The co-founder of a Hartford-based ballet theater said the nonprofit organization is launching a capital campaign so it can renovate space in Farmington, allowing the company to expand its community partnerships and training programs.
Rachael Gnatowski, a professional dancer and co-founder of New England Ballet Theatre (NEBT), said she hopes to raise $75,000 to put toward renovating the space on Scott Swamp Road in Farmington, which will include a costume shop, three dance studios, office and conference space, and locker rooms.
“We’re really excited about it,” Gnatowski, who is also the group’s artistic and executive director, said. “We’re only two years old and going into our third season so this was a dream that down the line we could do this, but we didn’t expect for it to happen so fast. That was a pleasant surprise.”
Even though the theater’s opening coincided with the COVID-19 pandemic, NEBT started to garner a following, Gnatowski said.
NEBT offers classes for students of all ages, a trainee program, and an apprenticeship program. It will now be able to offer a pre-professional program for students ages 9-18.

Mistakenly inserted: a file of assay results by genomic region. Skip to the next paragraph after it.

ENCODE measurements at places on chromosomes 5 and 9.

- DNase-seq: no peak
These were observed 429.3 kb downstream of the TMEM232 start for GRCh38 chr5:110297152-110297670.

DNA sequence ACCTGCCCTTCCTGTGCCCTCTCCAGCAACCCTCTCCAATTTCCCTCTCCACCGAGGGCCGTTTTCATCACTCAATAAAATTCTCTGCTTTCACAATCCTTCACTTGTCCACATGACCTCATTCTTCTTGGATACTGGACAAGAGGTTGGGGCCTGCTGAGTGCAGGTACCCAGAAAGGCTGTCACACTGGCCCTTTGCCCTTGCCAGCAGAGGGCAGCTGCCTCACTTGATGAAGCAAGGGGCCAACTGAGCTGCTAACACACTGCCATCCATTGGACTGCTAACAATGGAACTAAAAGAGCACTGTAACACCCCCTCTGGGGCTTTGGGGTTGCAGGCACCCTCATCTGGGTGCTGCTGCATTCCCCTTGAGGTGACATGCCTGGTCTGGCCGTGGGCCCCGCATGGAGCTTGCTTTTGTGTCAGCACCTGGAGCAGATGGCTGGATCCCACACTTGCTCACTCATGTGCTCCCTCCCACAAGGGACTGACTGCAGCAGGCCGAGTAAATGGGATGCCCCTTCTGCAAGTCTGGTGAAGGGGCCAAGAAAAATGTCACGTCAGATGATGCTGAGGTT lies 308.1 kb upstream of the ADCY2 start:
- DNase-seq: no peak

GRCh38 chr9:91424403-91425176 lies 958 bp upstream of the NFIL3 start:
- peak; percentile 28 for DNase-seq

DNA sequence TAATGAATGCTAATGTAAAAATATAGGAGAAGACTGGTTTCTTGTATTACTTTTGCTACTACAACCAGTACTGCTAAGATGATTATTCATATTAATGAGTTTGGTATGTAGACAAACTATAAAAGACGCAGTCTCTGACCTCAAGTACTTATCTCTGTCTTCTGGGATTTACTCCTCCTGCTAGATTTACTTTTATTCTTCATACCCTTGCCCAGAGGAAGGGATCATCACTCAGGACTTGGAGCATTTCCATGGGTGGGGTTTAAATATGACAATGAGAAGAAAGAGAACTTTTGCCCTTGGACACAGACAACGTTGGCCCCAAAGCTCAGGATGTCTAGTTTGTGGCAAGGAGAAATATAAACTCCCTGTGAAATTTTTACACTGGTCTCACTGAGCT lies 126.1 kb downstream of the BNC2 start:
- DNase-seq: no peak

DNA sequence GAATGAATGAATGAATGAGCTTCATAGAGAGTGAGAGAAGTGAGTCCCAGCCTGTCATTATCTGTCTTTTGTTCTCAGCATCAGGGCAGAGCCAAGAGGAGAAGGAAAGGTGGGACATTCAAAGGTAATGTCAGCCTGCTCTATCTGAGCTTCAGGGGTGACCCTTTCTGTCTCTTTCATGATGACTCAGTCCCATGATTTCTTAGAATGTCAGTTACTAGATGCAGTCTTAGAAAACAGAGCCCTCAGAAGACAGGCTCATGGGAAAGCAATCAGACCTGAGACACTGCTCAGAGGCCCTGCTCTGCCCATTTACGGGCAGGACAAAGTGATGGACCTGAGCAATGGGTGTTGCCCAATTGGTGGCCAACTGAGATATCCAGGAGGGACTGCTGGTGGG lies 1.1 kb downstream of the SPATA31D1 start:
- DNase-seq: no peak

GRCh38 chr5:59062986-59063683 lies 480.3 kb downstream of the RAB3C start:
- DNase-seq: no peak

The new space is scheduled to open in September.
Having a costume shop is “another dream come true. We have someone on staff who is an amazing costume maker. That will be her space,” Gnatowski said. “She can work out of there instead of her apartment.”
Gnatowski said the group also focuses on developing new ballets and productions.
“Oftentimes, the same ballets and the same choreographers get hired and performed over and over again. This is why we don’t perform ‘The Nutcracker’ in the winter, but we perform a holiday ballet called ‘The Fantastic Toyshop’,” Gnatowski said. “Our ballet is specific to the area – it includes the G.Fox & Co building, Beatrice Fox Auerbach, the Colt building, a tarantella – with nods to the large Italian community, and also there’s a moment of double dutch.”
Helping dancers with their mental health and physical wellness is also important to NEBT, Gnatowki said.
“Company dancers were always low on the totem pole, dancing through injury – burnout is really common,” Gnatowski said.
The group works with Magna Physical Therapy, which gives the dancers priority scheduling and discounts and also has a presence at each performance. Gnatowki hopes to have a similar partnership with a group that can help with the mental and emotional aspect, so that NEBT provides a supportive environment for its dancers.
NEBT also runs various outreach programs and has held classes at schools and senior centers.
Anyone interested in donating can send a check to P.O. Box 271693, West Hartford, CT 06127. Donations can also be made via the group’s PayPal listed on its website. For more information, go here.